Wheelchair winner has his mind on Paralympics
BY DALE BOWMAN For Sun-Times Media
Canadian Josh Cassidy was nowhere near his own world record for men in the wheelchair, but he had international thoughts Sunday after winning the Bank of America Chicago Marathon.
Pushing through some wind issues, Cassidy won in 1 hour, 32 minutes, 58 seconds, far off his world record (1:18:24), set in Boston this year.
Tatyana McFadden repeated as the women’s champion in 1:49:52 to win by more than six minutes.
But Cassidy had his mind on the Paralympics.
“There wasn’t a single American media person there, so surprising for a country so big. . . . I can say this since I am not from here,’’ he said.
He hopes that one of the networks will be inspired to cover it.
“There are so many stories with the war veterans,’’ he said. “This country has potential to dominate the Paralympics.’’
McFadden certainly dominated in winning the women’s side for the third time in four years. She said she was running for a little girl with spina bifida.
“That was my theme, I hope to inspire people,’’ she said.
On the race side, she had the way for wheelers to deal with the wind.
“Keep low, keep aerodynamic, count strokes and make sure to keep your elbows up high,’’ she said.
Top American man
Dathan Ritzenhein was the top American man finishing ninth in his personal best of 2:07:47.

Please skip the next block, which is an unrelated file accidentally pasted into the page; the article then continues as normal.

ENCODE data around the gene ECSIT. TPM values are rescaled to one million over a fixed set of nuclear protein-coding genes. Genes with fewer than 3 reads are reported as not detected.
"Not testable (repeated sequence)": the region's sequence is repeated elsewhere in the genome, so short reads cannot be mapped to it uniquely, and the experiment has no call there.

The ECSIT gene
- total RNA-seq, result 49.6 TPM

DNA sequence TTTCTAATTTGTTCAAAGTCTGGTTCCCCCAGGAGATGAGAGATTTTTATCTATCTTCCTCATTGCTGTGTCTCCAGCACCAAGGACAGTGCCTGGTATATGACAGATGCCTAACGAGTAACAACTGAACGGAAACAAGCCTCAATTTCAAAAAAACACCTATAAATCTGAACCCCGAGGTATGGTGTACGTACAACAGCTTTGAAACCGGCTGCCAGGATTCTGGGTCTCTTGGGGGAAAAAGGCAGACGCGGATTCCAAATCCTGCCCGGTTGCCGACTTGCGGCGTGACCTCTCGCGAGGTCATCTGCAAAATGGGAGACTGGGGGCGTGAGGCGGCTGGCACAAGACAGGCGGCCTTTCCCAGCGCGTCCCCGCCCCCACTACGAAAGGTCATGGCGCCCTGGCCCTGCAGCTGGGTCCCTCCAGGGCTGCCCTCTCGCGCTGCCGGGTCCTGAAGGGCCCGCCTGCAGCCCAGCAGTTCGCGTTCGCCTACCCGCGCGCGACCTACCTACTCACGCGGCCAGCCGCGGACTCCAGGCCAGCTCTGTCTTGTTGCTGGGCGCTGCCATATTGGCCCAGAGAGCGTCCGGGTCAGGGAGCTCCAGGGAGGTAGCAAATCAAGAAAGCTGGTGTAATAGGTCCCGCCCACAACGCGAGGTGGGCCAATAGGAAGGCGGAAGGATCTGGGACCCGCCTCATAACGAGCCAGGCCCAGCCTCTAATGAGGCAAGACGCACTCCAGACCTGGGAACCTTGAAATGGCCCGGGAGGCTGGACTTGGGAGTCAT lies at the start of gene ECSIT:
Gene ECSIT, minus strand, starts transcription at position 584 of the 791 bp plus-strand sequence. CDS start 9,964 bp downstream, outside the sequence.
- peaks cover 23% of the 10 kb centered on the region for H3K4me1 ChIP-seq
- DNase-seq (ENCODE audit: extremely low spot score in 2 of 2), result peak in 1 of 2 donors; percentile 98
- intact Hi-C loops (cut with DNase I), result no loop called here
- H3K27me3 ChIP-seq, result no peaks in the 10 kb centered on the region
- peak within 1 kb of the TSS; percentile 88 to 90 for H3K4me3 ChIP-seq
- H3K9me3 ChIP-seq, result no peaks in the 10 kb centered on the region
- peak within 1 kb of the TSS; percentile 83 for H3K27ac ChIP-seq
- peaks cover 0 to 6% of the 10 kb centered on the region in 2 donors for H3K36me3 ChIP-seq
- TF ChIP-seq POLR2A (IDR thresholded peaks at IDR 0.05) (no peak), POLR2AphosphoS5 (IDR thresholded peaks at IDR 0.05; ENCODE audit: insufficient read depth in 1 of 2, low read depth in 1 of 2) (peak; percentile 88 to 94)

“This was a big step forward for me,’’ said Ritzenhein, who knocked two minutes off his personal best (2:09:55) just set at the Olympic Trails earlier this year. “I can continue to improve on this.’’
Coming from a high school cross-country background and being a former American record holder in 5,000-meters, the 29-year-old from Oregon has multiple running interests, which makes his training different than most other marathoners.
“I think I have PRs in me in every distance,’’ he said. “I think I can still run my best times.’’
He said he wants to run a full track season next year, then come back for a fall marathon.
Top American woman
Renee Metivier Baillie was the top American woman, finishing eighth (2:27:17) in an 8-9-10 finish by American women. She hoped to run a debut record, but her inexperience showed when she failed to grab her own water bottles late in the race and she had some cramping issues around mile 21, which slowed her down.
“I didn’t know what to expect,’’ the 29-year-old from Oregon said. “I had high expectations, but I didn’t know what to expect and had a healthy respect for the event. I started picking it up after halfway.’’
She met her minimum goal of being under 2:28.
Dot McMahan, 35, from Michigan was ninth ((2:32:11).
“My race was very evenly split,’’ she said. “The first 13 were significantly easier than the second 13. My quads cramped up pretty good.’’
Race director Carey Pinkowski proudly noted that Chicago has a better course record than either London or New York with Tsegaye Kebede’s winning time of 2:04:38.